Does symmetry matter for speed? Study finds Usain Bolt may have asymmetrical running gait

Technology

Does symmetry matter for speed? Study finds Usain Bolt may have asymmetrical running gait

SMU study suggests the right and left legs of world champion sprinter Usain Bolt, the world’s fastest man, may perform differently, defying current scientific assumptions about running speed.

Dallas Innovates: SMU Researchers, Gamers Partner on Cancer Research

Adding the processor power of the network of "Minecraft" gamers could double the amount of computer power devoted to the SMU research project.

SMU Guildhall and cancer researchers level up to tap human intuition of video gamers in quest to beat cancer

Video gamers have the power to beat cancer, according to cancer researchers and video game developers at Southern Methodist University, Dallas.

Nation’s electric grid — a complex mathematical system — is dramatically changing

Our nation's electric grid is changing dramatically due to deregulation of electric markets, the introduction of renewable sources of energy such as solar and wind power, and the emergence of new technologies such as the smart grid and electric cars, according to SMU Math Professor Barry Lee.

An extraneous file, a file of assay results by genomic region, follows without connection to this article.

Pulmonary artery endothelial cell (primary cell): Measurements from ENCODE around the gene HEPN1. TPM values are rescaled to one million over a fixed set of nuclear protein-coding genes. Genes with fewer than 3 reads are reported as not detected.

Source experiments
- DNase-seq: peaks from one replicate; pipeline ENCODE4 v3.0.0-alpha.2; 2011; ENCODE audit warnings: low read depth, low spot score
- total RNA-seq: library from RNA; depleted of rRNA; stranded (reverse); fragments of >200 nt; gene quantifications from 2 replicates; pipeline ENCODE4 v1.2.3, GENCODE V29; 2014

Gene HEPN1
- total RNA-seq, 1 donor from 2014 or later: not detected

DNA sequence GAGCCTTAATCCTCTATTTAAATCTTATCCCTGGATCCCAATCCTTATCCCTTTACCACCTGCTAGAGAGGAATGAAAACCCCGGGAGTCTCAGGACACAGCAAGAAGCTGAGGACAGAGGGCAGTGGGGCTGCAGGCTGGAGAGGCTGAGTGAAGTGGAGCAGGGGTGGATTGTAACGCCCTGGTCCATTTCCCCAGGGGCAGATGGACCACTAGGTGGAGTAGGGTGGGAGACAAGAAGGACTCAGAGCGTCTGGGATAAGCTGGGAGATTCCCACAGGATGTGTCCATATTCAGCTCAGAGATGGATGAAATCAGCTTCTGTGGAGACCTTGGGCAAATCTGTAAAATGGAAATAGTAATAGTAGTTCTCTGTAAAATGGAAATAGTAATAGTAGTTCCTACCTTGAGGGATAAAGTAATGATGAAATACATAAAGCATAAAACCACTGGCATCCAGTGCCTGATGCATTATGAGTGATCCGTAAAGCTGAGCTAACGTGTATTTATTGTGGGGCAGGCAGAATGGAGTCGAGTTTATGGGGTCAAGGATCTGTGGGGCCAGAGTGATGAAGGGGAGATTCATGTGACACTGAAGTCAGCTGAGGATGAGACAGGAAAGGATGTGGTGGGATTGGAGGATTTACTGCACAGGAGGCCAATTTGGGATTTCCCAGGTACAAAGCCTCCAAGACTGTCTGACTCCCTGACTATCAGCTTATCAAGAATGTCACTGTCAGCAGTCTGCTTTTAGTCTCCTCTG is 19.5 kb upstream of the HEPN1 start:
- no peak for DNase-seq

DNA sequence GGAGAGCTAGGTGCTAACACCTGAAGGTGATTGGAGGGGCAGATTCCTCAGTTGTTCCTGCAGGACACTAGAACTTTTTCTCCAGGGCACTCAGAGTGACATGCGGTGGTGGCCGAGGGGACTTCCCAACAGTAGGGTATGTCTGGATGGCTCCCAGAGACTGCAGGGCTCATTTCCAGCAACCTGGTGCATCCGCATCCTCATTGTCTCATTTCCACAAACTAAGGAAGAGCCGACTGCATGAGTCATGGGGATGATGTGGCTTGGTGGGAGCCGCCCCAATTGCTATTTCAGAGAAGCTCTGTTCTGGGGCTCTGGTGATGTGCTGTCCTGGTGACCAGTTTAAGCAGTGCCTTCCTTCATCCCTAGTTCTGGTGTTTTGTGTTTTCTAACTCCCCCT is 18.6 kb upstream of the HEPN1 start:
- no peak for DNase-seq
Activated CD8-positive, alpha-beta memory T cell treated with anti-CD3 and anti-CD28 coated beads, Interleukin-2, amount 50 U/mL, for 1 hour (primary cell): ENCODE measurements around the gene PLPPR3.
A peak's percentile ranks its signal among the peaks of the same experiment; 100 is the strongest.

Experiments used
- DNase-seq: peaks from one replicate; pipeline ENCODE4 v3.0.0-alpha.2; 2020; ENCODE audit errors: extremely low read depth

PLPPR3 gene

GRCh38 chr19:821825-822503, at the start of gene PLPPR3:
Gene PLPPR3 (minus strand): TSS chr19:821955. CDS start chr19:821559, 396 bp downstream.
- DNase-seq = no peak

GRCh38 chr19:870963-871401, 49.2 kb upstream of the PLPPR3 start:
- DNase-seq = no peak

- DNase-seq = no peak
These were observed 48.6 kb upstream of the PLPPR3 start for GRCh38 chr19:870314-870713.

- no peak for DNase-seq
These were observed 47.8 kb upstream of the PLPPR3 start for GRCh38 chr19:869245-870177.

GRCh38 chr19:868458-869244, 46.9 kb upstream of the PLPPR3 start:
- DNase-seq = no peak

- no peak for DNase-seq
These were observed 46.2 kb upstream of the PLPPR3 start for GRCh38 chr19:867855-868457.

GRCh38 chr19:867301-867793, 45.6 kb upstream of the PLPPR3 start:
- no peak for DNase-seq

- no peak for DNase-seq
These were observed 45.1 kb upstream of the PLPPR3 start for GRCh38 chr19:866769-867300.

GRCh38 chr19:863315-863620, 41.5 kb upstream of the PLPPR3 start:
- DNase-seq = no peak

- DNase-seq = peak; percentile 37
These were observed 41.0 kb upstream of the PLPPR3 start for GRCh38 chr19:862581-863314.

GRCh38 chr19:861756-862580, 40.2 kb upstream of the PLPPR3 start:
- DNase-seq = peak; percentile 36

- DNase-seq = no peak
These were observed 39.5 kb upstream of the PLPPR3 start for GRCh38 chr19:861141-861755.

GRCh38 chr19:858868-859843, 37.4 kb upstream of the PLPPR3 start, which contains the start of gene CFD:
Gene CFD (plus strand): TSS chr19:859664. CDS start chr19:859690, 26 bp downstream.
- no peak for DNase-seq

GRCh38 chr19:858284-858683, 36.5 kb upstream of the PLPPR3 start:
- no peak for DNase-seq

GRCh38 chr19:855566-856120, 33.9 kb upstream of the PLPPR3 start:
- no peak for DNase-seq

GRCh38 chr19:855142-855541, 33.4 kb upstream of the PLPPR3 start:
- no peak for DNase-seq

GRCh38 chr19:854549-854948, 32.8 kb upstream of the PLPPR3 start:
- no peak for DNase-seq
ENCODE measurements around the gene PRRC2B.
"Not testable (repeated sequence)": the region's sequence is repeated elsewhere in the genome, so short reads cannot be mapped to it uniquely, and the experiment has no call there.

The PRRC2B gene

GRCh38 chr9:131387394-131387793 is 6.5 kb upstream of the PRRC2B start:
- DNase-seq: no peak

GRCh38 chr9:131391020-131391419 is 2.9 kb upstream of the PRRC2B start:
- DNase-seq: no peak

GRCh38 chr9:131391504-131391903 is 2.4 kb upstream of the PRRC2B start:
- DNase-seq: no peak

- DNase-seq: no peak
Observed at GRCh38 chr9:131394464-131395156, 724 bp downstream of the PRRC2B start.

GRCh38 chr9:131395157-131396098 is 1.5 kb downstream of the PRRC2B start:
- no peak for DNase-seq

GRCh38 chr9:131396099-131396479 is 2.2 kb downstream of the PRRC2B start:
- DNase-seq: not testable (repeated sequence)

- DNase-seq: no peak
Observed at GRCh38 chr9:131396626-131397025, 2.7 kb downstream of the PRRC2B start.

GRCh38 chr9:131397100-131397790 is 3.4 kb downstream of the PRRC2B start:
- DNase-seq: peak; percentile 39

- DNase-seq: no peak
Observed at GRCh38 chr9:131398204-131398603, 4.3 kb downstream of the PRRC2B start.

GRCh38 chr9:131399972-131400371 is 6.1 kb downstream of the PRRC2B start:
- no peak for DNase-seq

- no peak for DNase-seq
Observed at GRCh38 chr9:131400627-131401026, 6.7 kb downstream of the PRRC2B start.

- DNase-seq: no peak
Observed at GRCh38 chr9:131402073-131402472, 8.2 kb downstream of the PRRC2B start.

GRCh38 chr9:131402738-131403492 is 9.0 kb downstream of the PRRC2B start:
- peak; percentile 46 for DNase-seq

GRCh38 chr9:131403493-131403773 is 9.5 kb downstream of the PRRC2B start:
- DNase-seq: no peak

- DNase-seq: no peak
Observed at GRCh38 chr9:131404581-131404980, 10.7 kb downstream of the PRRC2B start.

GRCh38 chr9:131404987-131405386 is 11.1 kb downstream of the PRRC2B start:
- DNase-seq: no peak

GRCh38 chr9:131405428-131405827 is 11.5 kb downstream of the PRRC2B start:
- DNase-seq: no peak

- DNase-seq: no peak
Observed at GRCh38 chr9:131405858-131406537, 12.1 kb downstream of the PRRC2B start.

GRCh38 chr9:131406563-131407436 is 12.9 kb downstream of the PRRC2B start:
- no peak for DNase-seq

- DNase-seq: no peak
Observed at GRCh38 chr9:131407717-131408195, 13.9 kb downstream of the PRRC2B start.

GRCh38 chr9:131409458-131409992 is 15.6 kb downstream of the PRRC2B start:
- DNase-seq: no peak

D Magazine Dallas Innovates: SMU Students Taking Wireless Vehicle Tech to the Streets

Reporter Dave Moore with Dallas Innovates covered the research of Khaled Abdelghany in the Civil and Environmental Engineering Department of the SMU Lyle School of Engineering. Abdelghany is an associate professor and chair of the department.

Evidence of first chief indicates Pacific islanders invented a new society on city they built of coral and basalt

SMU archaeologist Mark McCoy's new analysis of the chief’s tomb of Nan Madol suggests the island’s monumental structures are the earliest evidence of a chiefdom in the Pacific — yielding new keys to how societies emerge and evolve

Students grasp abstract math concepts after they demonstrate them with arm motions

Now researchers at Southern Methodist University, Dallas, and the University of Wisconsin-Madison have developed a model using geometry proofs that shows potential for wide adoption — a video game in which students make movements with their arms to learn abstract math concepts.

KERA News: Near Wink, Texas, The Sink Holes Are Getting Bigger And Bigger

Wink sinkholes, smu, remote satellite images, insar, ogallala aquiferKERA public radio news covered the research of SMU geophysicists Zhong Lu, professor, Shuler-Foscue Chair, and Jin-Woo Kim research scientist, both in the Roy M. Huffington Department of Earth Sciences at SMU. KERA's article, "Near Wink, Texas, The Sink Holes Are Getting Bigger And Bigger," published June 28, 2016.

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